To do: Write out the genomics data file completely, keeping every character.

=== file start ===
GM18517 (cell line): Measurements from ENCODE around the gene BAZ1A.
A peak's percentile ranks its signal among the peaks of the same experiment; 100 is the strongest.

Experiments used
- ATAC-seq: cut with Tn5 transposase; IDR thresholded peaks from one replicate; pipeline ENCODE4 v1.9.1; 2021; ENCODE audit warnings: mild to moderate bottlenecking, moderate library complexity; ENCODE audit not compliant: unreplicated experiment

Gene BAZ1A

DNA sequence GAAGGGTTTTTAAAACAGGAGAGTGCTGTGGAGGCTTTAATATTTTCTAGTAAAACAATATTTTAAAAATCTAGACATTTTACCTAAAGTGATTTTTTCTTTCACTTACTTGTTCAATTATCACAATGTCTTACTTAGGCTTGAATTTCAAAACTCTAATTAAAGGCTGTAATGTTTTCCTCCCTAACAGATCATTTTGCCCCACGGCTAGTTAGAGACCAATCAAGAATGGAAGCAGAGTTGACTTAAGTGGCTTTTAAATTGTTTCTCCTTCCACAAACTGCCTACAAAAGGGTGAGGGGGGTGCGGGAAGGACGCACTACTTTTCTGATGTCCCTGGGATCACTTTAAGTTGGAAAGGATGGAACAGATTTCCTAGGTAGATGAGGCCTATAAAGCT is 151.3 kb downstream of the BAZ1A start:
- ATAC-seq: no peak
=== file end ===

GM18517 (cell line): Measurements from ENCODE around the gene BAZ1A.
A peak's percentile ranks its signal among the peaks of the same experiment; 100 is the strongest.

Experiments used
- ATAC-seq: cut with Tn5 transposase; IDR thresholded peaks from one replicate; pipeline ENCODE4 v1.9.1; 2021; ENCODE audit warnings: mild to moderate bottlenecking, moderate library complexity; ENCODE audit not compliant: unreplicated experiment

Gene BAZ1A

DNA sequence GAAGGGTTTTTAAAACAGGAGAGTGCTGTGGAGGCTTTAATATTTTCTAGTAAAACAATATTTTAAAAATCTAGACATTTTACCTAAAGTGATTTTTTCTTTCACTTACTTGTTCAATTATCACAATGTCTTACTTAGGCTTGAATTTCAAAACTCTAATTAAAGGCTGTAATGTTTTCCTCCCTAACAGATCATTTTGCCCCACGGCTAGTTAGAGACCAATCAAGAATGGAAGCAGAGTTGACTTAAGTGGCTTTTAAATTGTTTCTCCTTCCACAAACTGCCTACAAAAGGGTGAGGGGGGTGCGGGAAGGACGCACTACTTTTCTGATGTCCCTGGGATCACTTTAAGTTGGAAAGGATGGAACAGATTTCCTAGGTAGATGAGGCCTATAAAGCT is 151.3 kb downstream of the BAZ1A start:
- ATAC-seq: no peak